This past federal election cycle, I struggled with which party to vote for. At the time the election was called, I had been a card-carrying Conservative for 10 months. I had always thought of myself as being Liberal, but recent late night political discussions with friends over pints of beer had me concluding that I was less of the fiscally conservative Liberal I had always thought myself to be, and more of a socially liberal Conservative.
Then the election cycle started, and the more I started reading about what Harper and the Conservatives had in store, a.k.a their not-so-secret agenda, the less I was enthused about being a socially liberal Conservative. Yes, there were some aspects I still agreed with, reforming the age-old relic that is our Senate for example, but then the other issues started oozing out: abolishing the long-gun registry, and shoving an omnibus crime bill down our throats; a bill so costly to the Canadian taxpayer and so unnecessary that it gave the term "where's the beef?" a whole new basis for existence.
I was faced with some very serious introspection: Why had I been so up and ready to leave the Liberal camp? I had voted Liberal in every provincial and federal election since I had turned 18. As I tried to answer this question, I thought of all my friends and acquaintances that were staunch NDP supporters. Surely, none of them would have turned their back on their party as I did.
I have a friend who I went to CEGEP with who was an adamant NDP supporter during the election, often inciting her Facebook friends to rally the troops and vote NDP. I admired her conviction. (My all time favourite status update of hers, read something like "Voting for Ignatieff to stop Harper is like chewing off your arm to save your leg.")
Yet, even after it was clear to me that I was going to vote Liberal, I still did not have the same gusto as many of my NDP counterparts, the above-mentioned friend included. I knew I couldn't be alone in this boat, so I turned to the friends that I knew were going to vote Liberal. Why weren't they out there rallying the Liberal base, inciting people to vote for Ignatieff? After all, none of us questioned Mr. Ignatieff's competency. He was a brilliant man, aptly capable of running our country.
So, why were we deafly silent? The answer to this is somewhat multifaceted in nature, although the primary reason appears to be that there are a vast number of closeted Liberals, especially amongst my generation. It is hard for us to come out and say we do not have the optimistic idealism that is shared by the NDP, nor do we have the persistent zeal that is sustained amongst the Conservatives. The Liberals are more or less the "meh" party. Not so left and not so right, just nicely fit into the Goldilocks zone of political centrism.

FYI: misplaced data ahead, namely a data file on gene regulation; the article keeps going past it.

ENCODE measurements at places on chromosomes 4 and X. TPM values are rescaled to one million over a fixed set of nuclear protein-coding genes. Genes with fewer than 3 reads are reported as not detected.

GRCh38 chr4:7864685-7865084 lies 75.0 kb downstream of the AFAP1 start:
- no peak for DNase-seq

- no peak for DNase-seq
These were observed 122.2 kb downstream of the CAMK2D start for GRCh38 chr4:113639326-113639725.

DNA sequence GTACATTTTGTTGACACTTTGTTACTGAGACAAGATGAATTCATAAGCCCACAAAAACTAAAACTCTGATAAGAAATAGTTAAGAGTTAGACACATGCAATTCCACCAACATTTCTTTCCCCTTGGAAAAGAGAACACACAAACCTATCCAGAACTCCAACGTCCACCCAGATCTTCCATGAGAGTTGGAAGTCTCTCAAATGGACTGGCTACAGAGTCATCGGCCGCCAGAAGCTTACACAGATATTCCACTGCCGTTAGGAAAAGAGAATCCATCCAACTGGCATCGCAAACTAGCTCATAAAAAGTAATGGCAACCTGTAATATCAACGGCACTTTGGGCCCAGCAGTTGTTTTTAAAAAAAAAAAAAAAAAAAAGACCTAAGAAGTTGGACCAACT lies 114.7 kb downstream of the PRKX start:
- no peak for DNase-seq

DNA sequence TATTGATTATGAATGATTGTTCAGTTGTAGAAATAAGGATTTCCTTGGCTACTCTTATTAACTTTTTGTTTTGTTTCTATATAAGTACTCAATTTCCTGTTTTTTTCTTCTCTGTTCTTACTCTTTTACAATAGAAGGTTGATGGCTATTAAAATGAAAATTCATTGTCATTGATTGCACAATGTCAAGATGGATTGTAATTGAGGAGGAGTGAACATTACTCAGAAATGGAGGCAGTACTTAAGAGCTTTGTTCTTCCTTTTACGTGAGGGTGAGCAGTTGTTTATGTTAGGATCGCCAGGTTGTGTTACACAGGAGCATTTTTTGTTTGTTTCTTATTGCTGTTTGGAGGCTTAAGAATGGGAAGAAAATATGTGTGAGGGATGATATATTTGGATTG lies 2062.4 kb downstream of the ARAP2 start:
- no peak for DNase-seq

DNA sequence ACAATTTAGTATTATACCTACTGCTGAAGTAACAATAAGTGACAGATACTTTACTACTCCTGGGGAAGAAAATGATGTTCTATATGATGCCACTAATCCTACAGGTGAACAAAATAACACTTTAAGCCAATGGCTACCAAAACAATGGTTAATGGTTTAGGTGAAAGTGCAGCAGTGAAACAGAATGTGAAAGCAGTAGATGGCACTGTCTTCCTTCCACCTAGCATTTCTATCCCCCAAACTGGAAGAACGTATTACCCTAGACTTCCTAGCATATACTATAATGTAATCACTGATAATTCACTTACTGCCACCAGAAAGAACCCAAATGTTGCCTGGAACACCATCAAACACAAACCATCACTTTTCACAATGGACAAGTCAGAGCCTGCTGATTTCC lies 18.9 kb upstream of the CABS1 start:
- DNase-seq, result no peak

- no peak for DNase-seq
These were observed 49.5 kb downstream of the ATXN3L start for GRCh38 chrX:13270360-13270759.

But isn't that a good thing? In a political landscape that is increasingly seeing far pushes to the left and to the right, shouldn't more people be proud to come out and say they represent the middle? Well, now interim leader Bob Rae is trying to get the Canadian people out of the Liberal closet and do exactly that.
By instituting an American style primary voting system, the Liberals will be doing away with a structure that consistently picks party insiders, most of whom are out of touch with the Canadian people. Visibly, the last two leaders of the Liberal party, Stephane Dion and Michael Ignatieff, did not have the voter appeal that was needed. Sure, they were both inspiring academics that were very well published in their respective fields. Too bad the Liberals weren't trying to fast track a professor to tenure at a research-based university. They're trying to run a country. Replacing one professorial man with another isn't really going to shake things up.
There are obvious potential caveats to the open primary system, but right now, with a party backed up against a wall with no place else to go, there aren't really a multitude of options. I applaud Mr. Rae for having the bold initiative to think outside the proverbial box.
So, this is my coming out party. Much like Diana Ross in 1980, I'm coming out, I want the world to know, and I want to let it show. My name is Supriya Dwivedi and I am coming out of the Liberal closet. I can only hope you will do the same.